We are driven by habits of mind, compelled by social forces and bewitched by other-worldly conundrums that are often out-of-step with the better of our instincts.
We are expected to struggle successfully with these always complex and sometimes fantasy-ridden forces. But typically what motivates and corrects us are the carrot and the stick. Instead of being introduced to the powerful civilized sensibilities and pragmatic distinctions that would make sense of our condition and give us true means of independence, we are, in the main, trained with rewards and punishments.
Yes, dependent on the supervision of others, even absent sufficient self-motivation, likely we will get by in life. But for some of us, getting by is not enough. Not having thought through our autonomy feels like an impoverished fate. Yet, we don't know how to challenge what appears to be our destiny. On the one hand, we are tethered to ethereal dreams. On the other hand, we are unschooled in the distinctions needed to be totally responsible for the mood, tenor and efficacy of the whole of our existence.
In Dreams Begin Responsibilities is the title of a short story published in 1937 by the poet Delmore Schwartz, born in 1913*. The piece is about a marriage informed by the traditional fantasy-ridden bubble of pictures, expectations and conventions and ignorant of the educated sentiments and self-command on which the success of such an endeavor—or any committed endeavor—depends. The outcome: a bitter, resentment-filled life for the couple who did not know that the fulfillment of their dreams had to be built on an architecture of responsibility.
In my most recent post dated 06.01.15 and titled Challenge your fate, I said “The cultivated ability to appreciate and respond creatively to complex emotional, aesthetic and competitive conditions is a great privilege and, of course, an asset, as well.”
We humans have the brainpower to acquire the sensibilities and distinctions required to develop the responsibility essential to the fulfillment of our dreams. However, when they are not addressed, we, like the unfortunate couple described, are locked into the presentation we make of ourselves.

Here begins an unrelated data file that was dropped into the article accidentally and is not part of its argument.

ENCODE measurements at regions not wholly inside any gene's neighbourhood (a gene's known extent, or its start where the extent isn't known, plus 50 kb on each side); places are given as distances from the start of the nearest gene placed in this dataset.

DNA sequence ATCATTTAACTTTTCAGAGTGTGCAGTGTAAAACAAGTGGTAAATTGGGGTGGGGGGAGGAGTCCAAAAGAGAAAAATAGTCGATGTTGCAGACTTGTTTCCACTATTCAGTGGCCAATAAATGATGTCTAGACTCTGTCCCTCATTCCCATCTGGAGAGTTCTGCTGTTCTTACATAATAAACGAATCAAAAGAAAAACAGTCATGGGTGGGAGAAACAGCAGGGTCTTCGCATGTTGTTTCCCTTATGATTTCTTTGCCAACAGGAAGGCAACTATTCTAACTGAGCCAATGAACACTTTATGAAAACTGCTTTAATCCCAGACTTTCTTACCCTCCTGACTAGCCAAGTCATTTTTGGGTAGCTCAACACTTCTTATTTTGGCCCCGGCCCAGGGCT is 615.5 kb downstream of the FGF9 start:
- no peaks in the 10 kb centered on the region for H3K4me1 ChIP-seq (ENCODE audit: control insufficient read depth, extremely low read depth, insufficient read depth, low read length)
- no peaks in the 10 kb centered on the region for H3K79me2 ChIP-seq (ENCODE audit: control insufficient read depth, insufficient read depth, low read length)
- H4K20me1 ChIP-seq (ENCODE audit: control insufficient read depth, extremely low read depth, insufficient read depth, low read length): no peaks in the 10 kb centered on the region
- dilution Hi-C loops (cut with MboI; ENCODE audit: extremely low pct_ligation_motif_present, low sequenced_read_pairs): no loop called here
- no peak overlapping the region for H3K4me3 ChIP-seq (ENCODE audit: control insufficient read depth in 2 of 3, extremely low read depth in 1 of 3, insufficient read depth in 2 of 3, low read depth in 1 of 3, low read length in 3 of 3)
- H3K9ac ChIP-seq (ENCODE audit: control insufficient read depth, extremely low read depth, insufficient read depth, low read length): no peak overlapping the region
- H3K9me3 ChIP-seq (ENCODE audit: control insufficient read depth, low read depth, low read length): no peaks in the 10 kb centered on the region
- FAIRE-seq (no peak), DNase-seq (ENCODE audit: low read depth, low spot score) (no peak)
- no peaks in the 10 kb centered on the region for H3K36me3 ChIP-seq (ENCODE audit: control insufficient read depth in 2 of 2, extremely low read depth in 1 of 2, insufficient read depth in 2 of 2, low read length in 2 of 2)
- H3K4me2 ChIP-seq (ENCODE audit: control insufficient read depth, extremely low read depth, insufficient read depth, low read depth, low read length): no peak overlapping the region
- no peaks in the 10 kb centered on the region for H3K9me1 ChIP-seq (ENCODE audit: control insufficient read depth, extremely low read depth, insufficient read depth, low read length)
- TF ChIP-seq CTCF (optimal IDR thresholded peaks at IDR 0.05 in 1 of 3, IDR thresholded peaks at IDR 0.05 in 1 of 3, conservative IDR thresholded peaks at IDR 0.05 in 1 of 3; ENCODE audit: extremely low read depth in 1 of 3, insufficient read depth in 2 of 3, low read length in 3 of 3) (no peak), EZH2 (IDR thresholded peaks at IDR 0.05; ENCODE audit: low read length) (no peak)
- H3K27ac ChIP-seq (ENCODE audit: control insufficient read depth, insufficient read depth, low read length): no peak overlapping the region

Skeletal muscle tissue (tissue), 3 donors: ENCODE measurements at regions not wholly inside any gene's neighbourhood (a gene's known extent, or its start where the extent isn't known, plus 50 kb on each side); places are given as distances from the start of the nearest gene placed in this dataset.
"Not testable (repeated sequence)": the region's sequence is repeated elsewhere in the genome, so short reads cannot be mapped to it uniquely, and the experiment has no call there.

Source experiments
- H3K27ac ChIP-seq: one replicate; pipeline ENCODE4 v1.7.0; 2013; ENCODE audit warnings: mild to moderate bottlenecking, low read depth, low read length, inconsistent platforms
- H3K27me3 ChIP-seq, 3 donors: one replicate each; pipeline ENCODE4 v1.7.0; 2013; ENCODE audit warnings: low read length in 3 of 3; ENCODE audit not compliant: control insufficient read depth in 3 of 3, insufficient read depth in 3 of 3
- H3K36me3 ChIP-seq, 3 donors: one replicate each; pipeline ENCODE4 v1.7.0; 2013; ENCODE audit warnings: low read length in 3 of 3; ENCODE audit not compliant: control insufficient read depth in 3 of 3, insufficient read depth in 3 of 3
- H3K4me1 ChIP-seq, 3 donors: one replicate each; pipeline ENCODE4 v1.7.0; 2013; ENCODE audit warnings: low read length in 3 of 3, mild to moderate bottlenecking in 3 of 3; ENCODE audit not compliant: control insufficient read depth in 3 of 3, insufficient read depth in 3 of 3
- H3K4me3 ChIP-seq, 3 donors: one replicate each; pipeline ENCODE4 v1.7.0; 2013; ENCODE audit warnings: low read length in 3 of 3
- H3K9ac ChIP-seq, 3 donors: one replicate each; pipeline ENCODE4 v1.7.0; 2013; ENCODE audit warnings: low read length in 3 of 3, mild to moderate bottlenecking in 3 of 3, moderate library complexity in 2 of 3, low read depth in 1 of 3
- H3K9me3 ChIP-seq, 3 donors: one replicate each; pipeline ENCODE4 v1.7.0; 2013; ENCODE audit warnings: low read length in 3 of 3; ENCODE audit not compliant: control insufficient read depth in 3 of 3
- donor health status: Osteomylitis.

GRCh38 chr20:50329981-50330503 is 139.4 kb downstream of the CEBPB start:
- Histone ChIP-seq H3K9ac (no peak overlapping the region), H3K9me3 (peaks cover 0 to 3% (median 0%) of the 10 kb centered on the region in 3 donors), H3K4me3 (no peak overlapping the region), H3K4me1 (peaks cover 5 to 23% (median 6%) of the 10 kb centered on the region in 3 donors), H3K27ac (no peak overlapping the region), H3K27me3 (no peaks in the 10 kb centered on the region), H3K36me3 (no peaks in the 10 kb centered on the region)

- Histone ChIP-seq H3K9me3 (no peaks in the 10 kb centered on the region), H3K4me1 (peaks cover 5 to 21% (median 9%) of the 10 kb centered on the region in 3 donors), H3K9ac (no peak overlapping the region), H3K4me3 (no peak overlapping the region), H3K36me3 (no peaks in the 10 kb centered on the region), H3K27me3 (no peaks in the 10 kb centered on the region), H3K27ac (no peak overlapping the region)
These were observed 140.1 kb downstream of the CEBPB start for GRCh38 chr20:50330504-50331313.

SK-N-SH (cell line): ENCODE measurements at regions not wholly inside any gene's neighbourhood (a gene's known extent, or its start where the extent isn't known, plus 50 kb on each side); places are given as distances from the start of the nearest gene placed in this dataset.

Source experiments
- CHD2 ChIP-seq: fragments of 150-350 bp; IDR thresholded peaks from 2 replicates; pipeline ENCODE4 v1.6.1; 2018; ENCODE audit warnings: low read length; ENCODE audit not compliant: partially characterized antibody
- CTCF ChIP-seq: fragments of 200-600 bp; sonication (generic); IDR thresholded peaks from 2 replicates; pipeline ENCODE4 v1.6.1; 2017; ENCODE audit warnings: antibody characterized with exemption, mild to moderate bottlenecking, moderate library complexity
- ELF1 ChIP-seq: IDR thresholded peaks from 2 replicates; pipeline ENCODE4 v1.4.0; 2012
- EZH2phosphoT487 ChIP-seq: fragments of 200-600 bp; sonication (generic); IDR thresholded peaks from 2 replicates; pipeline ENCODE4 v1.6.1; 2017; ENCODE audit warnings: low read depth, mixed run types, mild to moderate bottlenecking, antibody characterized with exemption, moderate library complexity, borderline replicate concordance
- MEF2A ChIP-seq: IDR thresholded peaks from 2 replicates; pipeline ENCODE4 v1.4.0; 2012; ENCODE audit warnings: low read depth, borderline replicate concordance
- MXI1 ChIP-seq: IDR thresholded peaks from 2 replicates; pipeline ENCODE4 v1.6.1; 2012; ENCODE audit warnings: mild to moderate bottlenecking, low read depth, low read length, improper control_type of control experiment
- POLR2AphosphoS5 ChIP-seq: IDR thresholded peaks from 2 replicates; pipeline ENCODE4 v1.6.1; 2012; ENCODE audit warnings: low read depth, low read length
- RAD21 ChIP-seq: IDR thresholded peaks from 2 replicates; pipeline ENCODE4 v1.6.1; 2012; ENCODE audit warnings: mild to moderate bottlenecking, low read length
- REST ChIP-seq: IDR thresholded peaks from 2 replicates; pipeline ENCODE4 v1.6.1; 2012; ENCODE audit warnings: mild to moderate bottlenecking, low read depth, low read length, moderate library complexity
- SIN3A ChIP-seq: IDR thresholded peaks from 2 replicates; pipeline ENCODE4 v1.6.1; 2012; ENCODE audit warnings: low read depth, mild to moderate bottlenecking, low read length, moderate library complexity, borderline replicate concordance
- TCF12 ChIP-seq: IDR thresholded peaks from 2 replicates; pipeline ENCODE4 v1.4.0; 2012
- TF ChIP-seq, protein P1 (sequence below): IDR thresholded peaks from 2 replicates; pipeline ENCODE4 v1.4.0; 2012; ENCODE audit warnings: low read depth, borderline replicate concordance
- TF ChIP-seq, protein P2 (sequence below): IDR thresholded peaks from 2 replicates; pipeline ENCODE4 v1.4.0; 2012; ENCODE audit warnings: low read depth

Bound and determined, we find ourselves cut off from our ability to fulfill our dreams. Moreover, without the independent means to manage our emotional stamina and anxiety, we don't know where to look for the resources to sustain our morale when, for instance, we’ve been stymied by competition, bad luck or when our lives have not turned out as expected.
The way out of the dilemma? Well, responsibility doesn't come to us naturally. In the absence of an inborn sufficient autonomy, we can't turn "inward" for answers. Instead, we focus our thinking on the creative discipline required to build a perspective that helps us to acquire the responsibility necessary to fulfill our dreams. Indeed, when we look for a common denominator to all legitimate and successful enterprise, we find men and women who have invested in this responsibility.
* When Delmore Schwartz, at 24, was first published, he was remarkably and immediately crowned a literary celebrity, an original whose work both transgressed the prevailing conceptual reality and respected the literary tradition into which he was born.
According to keepers of the lore, his work paved the way for the literature of Saul Bellow (born in 1915). Bellow's characters are known for the intensity with which they burst onto the scene to grapple with the sensibilities and distinctions needed to dispel the illusions that transparently inflate the truth of the conventional legacy.
Arnold Siegel is the founder of Autonomy and Life and the leader of its Retreat Workshops and Advanced Classes. Visit autonomyandlife.com for more information.